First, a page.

Here's your certification. And your comfort blanket
Google Apps for Government is designed to meet the information-security laws that bind federal agencies. But it's also meant to provide a kind of comfort blanket for any government agency — from the federal level down to the local — that's wary of moving their data onto third-party servers in the so-called cloud.
"There is a fundamental trust question about turning over services and data to a third party," Google president of enterprise Dave Girouard said when announcing the service this morning at the company's headquarters in Mountain View. "Some people are very comfortable with it. Others find it intrinsically scary. This is just a step down that road...to develop procedures and processes to bring credibility to the cloud."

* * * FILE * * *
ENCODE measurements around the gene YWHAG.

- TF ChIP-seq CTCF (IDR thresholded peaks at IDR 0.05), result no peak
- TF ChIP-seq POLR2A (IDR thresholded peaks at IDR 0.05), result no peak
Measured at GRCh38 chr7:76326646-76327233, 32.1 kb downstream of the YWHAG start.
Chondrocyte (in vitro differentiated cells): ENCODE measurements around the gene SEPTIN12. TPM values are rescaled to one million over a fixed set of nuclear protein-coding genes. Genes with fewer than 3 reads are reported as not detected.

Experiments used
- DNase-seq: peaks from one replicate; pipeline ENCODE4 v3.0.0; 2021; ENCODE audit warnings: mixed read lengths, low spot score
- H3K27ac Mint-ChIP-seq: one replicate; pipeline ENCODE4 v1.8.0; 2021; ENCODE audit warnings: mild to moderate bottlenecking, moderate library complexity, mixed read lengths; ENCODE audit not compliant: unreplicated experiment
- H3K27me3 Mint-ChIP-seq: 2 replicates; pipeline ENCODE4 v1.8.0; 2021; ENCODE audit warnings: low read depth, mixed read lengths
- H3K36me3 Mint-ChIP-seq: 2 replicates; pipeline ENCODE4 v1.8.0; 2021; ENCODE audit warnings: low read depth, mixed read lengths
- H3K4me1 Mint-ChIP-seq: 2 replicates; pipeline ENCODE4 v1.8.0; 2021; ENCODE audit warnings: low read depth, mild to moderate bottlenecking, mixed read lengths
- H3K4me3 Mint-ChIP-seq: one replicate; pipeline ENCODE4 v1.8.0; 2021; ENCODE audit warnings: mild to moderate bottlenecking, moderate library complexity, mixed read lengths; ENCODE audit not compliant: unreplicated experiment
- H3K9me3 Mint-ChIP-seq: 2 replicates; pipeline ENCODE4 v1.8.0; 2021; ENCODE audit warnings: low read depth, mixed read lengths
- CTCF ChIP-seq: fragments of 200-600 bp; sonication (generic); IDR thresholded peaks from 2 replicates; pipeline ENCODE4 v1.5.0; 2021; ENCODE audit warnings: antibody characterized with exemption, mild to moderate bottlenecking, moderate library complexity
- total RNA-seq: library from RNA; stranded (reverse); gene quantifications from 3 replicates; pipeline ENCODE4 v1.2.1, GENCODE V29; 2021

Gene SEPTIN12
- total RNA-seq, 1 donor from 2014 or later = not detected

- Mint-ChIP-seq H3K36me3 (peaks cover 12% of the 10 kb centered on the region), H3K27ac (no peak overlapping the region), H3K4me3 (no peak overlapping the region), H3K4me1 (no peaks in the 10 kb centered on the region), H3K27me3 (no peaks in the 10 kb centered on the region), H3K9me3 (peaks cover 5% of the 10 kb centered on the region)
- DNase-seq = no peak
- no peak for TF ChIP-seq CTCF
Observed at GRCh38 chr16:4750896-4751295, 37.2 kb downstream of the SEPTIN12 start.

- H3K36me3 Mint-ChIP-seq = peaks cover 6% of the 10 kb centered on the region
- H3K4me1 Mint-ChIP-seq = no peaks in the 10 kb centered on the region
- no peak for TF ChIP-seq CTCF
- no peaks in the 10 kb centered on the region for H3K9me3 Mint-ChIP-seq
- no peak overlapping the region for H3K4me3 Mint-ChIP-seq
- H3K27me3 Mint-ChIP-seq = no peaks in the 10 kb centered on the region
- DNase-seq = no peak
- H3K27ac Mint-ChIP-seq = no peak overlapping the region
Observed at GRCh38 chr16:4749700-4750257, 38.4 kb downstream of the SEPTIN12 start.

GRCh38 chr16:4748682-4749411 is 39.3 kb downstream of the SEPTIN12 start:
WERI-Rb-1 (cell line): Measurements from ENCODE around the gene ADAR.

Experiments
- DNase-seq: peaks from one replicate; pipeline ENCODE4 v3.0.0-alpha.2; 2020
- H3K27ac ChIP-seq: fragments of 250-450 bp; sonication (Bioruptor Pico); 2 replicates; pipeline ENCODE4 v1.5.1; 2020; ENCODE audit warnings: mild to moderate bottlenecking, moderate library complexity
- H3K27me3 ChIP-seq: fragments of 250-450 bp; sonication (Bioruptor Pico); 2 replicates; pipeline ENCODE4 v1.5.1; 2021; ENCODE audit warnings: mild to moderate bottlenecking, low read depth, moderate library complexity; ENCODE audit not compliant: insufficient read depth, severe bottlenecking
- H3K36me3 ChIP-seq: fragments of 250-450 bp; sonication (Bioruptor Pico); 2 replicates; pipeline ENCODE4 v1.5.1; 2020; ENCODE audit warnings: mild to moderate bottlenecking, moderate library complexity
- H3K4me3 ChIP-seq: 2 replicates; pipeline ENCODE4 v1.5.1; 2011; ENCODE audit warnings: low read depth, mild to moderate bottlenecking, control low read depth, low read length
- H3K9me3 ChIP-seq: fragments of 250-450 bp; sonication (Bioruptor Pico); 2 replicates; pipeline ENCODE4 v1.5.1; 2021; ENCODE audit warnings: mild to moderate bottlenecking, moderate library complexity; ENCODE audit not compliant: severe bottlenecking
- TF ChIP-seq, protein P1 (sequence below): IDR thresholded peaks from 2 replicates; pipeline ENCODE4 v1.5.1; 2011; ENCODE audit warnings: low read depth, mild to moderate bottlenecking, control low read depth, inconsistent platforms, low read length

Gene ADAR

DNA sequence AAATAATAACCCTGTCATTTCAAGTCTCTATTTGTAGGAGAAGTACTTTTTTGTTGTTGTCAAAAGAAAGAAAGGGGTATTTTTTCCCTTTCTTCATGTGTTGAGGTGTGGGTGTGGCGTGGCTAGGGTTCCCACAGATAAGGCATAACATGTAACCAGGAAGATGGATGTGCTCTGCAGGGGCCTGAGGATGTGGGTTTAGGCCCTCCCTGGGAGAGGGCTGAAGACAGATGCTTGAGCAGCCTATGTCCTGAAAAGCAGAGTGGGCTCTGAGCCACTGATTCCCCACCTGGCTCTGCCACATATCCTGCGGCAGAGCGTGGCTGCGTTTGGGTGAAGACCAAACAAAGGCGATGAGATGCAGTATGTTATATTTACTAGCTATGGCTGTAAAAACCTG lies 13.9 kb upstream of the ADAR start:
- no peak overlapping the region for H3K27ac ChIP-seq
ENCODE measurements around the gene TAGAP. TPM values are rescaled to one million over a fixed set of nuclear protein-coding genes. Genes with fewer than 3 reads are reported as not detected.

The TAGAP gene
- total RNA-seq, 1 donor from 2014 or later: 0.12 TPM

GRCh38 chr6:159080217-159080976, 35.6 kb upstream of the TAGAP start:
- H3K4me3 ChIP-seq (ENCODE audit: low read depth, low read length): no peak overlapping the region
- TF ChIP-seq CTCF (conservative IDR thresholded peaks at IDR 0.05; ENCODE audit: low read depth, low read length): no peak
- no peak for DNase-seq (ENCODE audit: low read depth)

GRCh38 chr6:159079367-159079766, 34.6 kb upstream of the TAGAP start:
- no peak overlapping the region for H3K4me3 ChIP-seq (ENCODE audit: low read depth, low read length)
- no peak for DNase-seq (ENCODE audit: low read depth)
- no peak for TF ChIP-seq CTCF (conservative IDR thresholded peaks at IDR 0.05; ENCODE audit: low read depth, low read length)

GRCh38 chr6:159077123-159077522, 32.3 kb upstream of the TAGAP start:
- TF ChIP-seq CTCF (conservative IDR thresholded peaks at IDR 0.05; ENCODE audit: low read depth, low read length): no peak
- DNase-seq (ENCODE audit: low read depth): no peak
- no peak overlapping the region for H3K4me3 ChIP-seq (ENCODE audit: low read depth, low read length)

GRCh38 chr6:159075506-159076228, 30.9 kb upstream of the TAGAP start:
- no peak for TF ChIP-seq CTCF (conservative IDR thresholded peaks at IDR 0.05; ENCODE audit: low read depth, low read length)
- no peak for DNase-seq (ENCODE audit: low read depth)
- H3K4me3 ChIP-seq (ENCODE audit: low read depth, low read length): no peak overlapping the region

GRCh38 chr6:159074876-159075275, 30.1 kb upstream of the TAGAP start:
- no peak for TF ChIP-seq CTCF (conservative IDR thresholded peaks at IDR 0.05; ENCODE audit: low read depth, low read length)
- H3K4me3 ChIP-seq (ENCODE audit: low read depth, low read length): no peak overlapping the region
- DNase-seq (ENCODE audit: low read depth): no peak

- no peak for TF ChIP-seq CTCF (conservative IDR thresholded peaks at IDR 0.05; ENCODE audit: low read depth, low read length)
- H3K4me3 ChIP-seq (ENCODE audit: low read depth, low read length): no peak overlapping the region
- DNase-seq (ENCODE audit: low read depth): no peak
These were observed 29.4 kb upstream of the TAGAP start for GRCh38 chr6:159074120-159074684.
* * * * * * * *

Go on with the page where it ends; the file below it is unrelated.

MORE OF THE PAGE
Google has tweaked the security controls used by its existing Google Apps online suite in an effort to gain FISMA (Federal Information Security Management Act) certification, and last Thursday, a FISMA rubber-stamp was applied by the federal government's General Services Administration. But the new service also segregates Gmail and Google Calendar data into their own US-only portion of Google's back-end infrastructure — a move that goes beyond FISMA and that, as Google freely admits, doesn't necessarily mean added security.
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By: Cade Metz